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Globetrotter's Glossary: 8 Travel Terms
wayfarer
[wey-fair-er]
A wayfarer is someone who travels, especially on foot. The term entered English in the mid-1400s as a combination of way meaning "a path or course leading from one place to another," and fare, a verb meaning "to go; travel." Ray-Ban borrowed this poetic-sounding word as the name for their classic model of sunglasses, which took the 1980s by storm thanks in part to Tom Cruise, who famously sported them in the iconic 1980s film Risky Business, and Canadian crooner Corey Hart who invited a generation to consider the merits of sporting shades post-nightfall with his hit single "Sunglasses at Night."
cosmopolitan
[koz-muh-pol-i-tn]
As an adjective, cosmopolitan means "at home all over the world," and as a noun, "a citizen of the world." It can be traced to the philosopher and mathematician Pythagoras, who first applied the Greek term kosmos to the order of the universe or world. The Stoics of ancient Greece developed an ideology of cosmopolitanism that broke from assumptions of Greek superiority, emphasizing instead a shared morality among all people. Surprising as it may be, the Stoics are not responsible for the pink cocktail that gained notoriety during the run of Sex and the City; this potable sense of cosmopolitan arose a couple millennia later in the mid-1980s.
sojourn
[n. soh-jurn]
Sometimes a weekend getaway can satisfy one's wanderlust, but other times a longer stay or sojourn is in order. This word can function as a noun or a verb, with senses of "a temporary stay" and "to stay for a time in a place; live temporarily," respectively. It can be traced to the Latin word subdiurnare, which translates roughly as "to spend the day."
traipse
[treyps]
Today’s definition of traipse emphasizes an easygoing manner of travel: "to walk or go aimlessly or idly or without finding or reaching one's goal." But over the course its lifetime, traipse has emphasized elements of untidiness, as in the following definition from Oxford English Dictionary: "to walk with the dress trailing or bedraggled." An association with gender also shows up in the related word trape, a now-obsolete verb meaning "to walk or run about in an ideal or slatternly manner"; slattern is a pejorative term for a slovenly, untidy woman or girl.
globetrotter
[glohb-trot-er]
In addition to describing a theatrical basketball player who calls Harlem home, the word globetrotter can refer to a person who travels regularly or frequently to countries all over the world. A trot is a gait of horses that's in between a walk and a run. By the mid-1500s, the word trotter was being used to refer to a person who moves about briskly and constantly. Globetrotter emerged in English three centuries later, in the late 1800s, as technologies were evolving on land and on sea that facilitated travel of a more frequent and widespread variety.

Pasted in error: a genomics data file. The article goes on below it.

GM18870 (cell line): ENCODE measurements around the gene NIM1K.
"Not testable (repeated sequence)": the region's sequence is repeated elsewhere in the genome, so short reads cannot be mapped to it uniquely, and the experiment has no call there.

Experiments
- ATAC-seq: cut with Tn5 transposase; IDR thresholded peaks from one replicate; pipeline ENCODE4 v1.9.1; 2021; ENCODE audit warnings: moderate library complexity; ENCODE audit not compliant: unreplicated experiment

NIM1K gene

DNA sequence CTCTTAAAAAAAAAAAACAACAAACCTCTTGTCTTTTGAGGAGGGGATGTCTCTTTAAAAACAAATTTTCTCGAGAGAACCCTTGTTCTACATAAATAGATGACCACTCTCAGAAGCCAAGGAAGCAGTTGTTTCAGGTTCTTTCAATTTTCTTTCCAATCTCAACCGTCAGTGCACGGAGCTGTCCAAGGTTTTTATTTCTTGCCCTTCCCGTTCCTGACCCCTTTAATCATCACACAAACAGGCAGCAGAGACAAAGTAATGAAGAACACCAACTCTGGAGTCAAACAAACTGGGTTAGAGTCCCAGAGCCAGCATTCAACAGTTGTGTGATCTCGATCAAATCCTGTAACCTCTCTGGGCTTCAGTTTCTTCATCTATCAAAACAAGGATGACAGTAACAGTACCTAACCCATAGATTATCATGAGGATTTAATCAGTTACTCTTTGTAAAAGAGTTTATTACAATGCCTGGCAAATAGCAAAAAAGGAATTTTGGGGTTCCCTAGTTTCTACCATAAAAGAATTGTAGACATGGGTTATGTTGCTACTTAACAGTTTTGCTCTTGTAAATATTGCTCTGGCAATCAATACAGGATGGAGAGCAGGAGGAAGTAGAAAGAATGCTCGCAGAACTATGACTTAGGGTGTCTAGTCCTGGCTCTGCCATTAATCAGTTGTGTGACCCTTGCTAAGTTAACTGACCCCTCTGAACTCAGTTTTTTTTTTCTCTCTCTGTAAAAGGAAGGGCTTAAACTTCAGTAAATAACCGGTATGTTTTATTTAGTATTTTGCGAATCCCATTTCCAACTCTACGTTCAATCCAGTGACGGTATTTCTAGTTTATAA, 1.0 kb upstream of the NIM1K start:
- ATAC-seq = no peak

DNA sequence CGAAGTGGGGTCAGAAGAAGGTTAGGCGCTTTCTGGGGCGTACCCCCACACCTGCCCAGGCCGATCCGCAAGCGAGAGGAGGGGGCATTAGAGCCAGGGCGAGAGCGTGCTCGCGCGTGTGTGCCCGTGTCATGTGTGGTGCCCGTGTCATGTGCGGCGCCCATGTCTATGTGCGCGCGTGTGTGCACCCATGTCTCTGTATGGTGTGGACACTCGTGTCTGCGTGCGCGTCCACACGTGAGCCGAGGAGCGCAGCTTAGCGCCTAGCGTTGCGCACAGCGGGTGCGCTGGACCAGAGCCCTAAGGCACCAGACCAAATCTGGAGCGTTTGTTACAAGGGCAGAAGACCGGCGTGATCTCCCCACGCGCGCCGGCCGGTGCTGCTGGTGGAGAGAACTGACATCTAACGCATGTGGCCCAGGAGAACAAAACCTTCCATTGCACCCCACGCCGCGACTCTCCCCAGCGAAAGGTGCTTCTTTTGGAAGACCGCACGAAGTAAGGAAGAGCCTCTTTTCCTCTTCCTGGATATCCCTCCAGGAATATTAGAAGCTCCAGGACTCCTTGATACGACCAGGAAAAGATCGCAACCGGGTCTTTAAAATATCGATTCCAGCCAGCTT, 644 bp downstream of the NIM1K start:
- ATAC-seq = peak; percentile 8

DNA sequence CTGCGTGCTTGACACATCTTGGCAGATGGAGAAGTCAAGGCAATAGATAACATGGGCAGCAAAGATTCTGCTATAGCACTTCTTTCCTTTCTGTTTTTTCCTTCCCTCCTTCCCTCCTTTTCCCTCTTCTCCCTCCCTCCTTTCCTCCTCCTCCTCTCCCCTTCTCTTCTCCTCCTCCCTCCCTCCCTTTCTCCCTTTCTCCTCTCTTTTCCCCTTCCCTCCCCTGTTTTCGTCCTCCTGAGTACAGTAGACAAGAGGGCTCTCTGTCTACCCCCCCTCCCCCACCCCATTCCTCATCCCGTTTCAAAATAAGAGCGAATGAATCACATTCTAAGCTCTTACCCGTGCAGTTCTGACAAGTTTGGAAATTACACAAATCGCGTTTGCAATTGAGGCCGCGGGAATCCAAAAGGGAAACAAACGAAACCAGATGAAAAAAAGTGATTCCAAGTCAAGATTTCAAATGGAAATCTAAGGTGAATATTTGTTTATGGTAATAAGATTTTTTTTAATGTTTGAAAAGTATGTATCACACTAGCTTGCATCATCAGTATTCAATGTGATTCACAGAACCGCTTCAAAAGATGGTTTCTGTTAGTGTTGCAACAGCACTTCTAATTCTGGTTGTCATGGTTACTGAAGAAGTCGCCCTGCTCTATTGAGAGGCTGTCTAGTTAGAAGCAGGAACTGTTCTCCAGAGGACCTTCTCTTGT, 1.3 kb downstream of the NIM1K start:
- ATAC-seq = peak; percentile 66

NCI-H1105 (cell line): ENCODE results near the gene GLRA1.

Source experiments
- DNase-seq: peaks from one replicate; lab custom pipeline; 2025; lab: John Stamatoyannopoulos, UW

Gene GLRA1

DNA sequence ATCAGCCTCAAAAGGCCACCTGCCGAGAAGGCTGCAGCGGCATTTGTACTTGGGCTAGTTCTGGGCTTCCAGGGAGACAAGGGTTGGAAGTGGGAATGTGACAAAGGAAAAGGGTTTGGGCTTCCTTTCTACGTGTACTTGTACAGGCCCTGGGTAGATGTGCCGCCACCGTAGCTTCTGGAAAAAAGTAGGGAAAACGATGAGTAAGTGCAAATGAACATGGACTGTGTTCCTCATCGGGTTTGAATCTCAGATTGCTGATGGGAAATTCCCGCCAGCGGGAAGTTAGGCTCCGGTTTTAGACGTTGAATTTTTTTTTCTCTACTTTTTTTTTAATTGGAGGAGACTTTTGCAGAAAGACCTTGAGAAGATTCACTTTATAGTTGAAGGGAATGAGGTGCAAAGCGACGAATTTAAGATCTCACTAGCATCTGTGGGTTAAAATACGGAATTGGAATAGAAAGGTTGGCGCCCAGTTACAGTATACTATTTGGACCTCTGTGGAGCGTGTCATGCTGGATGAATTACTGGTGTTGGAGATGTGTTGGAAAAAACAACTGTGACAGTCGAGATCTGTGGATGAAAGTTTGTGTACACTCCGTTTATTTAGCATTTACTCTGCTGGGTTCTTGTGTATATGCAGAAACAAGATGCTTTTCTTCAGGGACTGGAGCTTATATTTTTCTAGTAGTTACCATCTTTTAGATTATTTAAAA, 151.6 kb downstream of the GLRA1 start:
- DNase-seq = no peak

peregrinate
[per-i-gruh-neyt]
This term means "to travel or journey, especially to walk on foot." It can be traced to the Latin peregrinari meaning "to travel abroad." By the time peregrinate entered English in the late 1500s, English speakers were already using its adjectival cousin for a migratory bird renowned for its speed, the peregrine falcon.
gallivant
[gal-uh-vant, gal-uh-vant]
If you prefer epicurean adventures over pilgrimages, gallivant may be your travel term of choice. This word means "to wander about, seeking pleasure or diversion." Etymologists posit that the term could be a humorous variation of the verb gallant. Both of these verbs carry senses involving flirtation, which adds an element of intrigue to any vacation.
wanderlust
[won-der-luhst]
Wanderlust is a concept that underpins many of the other terms on this list. It is defined as "a strong, innate desire to rove or travel about," a desire that compels wayfarers, cosmopolitans, and globetrotters to sojourn, traipse and gallivant to sights unseen all over the world. As Vladimir Nabokov alluded to in his first novel Mary, wanderlust often takes hold in the months leading up to summer: “Nostalgia in reverse, the longing for yet another strange land, grew especially strong in spring.”

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